microorganism

     Suggested Readings

    • Douglas B. Murphy.2001.Fundamentals of light microscopy and electronic imaging, Wiley-Liss, inc., USA.
    • John F. T. Spencer,& Allicia L Ragout Leo M. L. Nollet, Fidel Toldra. 2013. Food analysis by HPLC, Third edition, CRC press, Taylor and Francis group, Florida, USA.
    • Leo M. L. Nollet, Fidel Toldra. 2013. Food analysis by HPLC, Third edition, CRC press, Taylor and Francis group, Florida, USA.
    • A. Nasser Hajibagheri.1999. Electron microscopy methods and protocols, methods in molecular biology series, # 117.Humana Press Inc., Totowa, New Jersey, USA.
    • Harisha. 2010. Biotechnology procedures and experiments handbook. Infinity science press LLC, Hingham, MA 02043, USA.
    • Singer, S. 2001. Experiments in Applied Microbiology, Academic Press, New York, USA.

    ———x——–

     DM-626 Microbial Fermentation Technology

     Objective

    To disseminate recent information on basic and applied aspects of fermentation technology and its industrial application to the students along with hands on training.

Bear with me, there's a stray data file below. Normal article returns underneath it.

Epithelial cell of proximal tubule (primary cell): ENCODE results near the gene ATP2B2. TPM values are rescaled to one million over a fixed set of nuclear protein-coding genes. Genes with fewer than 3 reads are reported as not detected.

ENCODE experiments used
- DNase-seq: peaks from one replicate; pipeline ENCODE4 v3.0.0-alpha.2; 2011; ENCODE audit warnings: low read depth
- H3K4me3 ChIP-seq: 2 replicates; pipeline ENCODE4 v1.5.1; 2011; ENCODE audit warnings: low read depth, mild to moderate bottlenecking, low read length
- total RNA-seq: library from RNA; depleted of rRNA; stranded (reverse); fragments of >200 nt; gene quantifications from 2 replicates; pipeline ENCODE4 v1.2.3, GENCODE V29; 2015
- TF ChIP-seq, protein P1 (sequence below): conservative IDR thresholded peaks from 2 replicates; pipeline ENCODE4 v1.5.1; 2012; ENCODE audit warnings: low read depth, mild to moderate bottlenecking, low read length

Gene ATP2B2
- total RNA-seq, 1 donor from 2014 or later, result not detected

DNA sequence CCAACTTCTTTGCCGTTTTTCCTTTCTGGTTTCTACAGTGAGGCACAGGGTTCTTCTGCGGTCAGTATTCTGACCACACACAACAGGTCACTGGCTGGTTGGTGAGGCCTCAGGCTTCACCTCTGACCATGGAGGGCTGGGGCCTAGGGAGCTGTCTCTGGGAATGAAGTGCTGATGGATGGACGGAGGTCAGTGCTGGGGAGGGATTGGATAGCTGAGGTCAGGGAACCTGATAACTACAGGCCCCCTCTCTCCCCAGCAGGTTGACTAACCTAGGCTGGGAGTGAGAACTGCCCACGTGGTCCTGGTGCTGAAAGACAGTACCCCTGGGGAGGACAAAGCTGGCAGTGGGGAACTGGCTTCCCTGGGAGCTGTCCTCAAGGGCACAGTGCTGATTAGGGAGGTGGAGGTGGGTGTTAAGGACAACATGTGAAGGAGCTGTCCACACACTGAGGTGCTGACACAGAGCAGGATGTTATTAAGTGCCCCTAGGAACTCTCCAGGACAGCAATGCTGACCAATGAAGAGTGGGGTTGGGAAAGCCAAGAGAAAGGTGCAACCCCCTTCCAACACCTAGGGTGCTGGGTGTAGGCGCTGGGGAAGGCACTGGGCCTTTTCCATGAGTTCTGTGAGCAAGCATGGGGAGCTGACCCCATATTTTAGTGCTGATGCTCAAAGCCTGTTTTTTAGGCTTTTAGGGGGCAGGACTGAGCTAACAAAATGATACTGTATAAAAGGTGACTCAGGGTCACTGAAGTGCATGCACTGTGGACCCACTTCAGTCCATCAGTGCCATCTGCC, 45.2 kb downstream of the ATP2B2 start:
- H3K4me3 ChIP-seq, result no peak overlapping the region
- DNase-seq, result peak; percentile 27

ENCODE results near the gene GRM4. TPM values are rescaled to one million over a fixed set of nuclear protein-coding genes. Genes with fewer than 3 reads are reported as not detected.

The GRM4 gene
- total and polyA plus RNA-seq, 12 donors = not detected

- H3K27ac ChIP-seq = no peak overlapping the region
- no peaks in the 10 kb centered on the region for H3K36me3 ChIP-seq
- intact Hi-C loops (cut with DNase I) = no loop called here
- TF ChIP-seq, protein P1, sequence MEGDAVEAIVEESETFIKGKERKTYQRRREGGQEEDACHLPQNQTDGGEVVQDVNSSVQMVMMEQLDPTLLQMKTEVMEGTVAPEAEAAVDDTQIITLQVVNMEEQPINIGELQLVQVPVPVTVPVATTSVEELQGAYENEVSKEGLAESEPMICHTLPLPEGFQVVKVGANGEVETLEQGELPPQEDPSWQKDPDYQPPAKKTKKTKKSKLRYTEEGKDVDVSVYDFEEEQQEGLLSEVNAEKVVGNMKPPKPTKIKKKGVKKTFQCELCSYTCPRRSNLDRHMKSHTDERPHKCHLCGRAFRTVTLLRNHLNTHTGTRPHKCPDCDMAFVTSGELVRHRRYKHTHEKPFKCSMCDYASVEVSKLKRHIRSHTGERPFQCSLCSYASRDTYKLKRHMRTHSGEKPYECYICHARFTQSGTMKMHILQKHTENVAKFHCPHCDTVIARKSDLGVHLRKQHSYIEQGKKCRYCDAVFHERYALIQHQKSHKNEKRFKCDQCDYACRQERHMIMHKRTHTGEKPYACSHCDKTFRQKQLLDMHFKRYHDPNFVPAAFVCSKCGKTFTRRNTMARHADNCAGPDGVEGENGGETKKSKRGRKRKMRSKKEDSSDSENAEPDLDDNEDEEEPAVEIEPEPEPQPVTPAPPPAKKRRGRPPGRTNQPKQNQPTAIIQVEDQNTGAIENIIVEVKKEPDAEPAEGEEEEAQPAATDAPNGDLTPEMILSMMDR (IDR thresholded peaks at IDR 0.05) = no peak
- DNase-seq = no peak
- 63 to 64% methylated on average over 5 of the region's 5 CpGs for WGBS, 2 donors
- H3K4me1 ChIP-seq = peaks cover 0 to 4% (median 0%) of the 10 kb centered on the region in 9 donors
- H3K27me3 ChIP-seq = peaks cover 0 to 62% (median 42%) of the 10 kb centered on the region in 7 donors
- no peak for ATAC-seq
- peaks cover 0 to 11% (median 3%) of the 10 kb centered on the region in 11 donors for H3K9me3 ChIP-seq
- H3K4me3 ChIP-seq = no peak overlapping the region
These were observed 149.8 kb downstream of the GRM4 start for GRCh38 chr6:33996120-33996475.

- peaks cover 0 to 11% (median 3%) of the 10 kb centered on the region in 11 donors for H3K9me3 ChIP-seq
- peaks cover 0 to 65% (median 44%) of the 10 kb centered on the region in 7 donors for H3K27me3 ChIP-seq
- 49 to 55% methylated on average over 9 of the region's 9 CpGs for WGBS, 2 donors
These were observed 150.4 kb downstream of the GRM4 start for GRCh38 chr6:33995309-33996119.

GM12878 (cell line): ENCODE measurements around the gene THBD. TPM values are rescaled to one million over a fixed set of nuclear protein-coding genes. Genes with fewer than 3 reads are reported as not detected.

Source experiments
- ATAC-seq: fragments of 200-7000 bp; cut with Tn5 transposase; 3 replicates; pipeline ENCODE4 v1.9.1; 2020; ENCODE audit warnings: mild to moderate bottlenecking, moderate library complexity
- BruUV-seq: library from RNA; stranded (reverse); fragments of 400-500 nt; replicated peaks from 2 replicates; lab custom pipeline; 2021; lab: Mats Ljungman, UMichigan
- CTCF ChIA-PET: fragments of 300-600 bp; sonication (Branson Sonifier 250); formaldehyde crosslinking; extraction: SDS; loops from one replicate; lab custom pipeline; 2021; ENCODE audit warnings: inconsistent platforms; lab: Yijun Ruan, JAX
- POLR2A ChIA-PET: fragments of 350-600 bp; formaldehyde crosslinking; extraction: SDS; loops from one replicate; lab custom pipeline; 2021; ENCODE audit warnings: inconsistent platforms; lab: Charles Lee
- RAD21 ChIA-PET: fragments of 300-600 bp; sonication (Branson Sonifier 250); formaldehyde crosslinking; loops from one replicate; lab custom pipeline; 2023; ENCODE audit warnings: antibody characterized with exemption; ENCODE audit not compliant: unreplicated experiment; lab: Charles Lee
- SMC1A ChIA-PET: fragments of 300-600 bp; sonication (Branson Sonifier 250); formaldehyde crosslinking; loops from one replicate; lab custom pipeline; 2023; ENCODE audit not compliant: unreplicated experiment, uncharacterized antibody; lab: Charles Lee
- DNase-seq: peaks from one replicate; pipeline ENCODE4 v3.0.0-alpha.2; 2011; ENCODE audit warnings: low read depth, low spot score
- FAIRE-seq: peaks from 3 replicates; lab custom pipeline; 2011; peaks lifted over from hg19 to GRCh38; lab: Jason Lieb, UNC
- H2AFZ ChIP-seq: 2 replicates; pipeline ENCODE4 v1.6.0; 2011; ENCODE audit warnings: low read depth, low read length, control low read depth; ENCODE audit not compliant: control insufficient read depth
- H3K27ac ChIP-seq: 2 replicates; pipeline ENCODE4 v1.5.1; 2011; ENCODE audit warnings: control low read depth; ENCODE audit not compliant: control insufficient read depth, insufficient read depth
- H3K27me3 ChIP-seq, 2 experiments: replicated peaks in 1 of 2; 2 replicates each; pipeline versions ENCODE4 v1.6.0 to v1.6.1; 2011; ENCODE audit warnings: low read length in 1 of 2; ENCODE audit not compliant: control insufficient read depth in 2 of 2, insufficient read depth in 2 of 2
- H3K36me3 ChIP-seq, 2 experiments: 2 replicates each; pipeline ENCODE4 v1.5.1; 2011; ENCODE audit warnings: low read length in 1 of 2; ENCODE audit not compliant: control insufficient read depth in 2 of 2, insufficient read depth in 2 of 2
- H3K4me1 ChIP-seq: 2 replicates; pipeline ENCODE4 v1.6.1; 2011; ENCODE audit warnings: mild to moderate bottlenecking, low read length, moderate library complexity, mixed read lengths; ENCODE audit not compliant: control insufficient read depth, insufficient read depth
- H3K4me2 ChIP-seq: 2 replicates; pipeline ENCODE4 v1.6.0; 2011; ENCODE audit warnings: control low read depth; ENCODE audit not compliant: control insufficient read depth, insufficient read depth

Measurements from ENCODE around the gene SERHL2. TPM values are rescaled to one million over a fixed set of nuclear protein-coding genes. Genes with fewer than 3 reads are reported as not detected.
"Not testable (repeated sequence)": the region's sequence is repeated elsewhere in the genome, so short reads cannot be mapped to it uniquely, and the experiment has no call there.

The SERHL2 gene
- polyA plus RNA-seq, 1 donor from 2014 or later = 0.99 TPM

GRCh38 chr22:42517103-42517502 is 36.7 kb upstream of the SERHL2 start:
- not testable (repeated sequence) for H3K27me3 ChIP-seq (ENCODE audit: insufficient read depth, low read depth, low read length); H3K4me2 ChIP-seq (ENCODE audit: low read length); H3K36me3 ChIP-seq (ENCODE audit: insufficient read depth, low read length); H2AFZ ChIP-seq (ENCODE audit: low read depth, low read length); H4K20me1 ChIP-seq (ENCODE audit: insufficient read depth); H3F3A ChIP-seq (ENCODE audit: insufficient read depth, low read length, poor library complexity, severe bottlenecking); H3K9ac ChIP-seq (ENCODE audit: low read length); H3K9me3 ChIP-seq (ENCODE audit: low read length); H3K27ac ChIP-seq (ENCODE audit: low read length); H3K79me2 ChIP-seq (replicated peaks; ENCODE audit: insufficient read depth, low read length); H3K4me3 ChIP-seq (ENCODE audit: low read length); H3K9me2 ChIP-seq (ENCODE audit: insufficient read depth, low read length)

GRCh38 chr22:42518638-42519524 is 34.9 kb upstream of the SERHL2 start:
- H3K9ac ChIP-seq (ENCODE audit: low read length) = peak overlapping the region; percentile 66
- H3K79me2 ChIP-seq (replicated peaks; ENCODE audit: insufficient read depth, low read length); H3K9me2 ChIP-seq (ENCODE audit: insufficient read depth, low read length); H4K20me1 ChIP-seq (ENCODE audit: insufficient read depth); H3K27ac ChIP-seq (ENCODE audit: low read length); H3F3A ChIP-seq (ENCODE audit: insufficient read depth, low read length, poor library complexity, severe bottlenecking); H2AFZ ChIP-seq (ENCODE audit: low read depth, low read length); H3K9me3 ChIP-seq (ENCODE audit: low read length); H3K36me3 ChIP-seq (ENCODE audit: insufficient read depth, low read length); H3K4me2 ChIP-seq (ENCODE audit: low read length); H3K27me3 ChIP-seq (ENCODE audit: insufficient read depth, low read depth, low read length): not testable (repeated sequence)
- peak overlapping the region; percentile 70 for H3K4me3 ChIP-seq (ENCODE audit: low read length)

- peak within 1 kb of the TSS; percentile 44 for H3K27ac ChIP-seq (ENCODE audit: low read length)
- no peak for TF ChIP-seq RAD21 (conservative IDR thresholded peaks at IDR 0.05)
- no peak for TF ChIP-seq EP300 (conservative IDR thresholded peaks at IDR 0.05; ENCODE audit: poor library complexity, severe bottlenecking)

Theory

    Unit I

    Introduction to fermentation. Historical perspective, Fermentation as a means for enhancing shelf life of foods and pickles.

    Unit II

    Rate of microbial growth and death, Fermentation kinetics, mass transfer diffusion, membrane transport, dialysis, nutrient uptake.

    Unit III

    Fermenter/ Bioreactor design, operation, measurement and control in fermentation. Aeration and Agitation in fermentation; Oxygen requirement, Adsorption coefficient bubble aeration, mechanical agitation, correlation between mass transfer coefficients and operating variables.

    Unit IV

    Types of fermentation, submerged / solid state, Batch / continuous fermentation. In situ sterilization, Scale up in fermentation, Product recovery, Role of Immobilization, Downstream processing for Recombinant proteins and bio-assays

    Unit V

    Industrial production of Lactic acid, Penicillin, Betagalactosidase, aminoacids, vitamins, ethanol.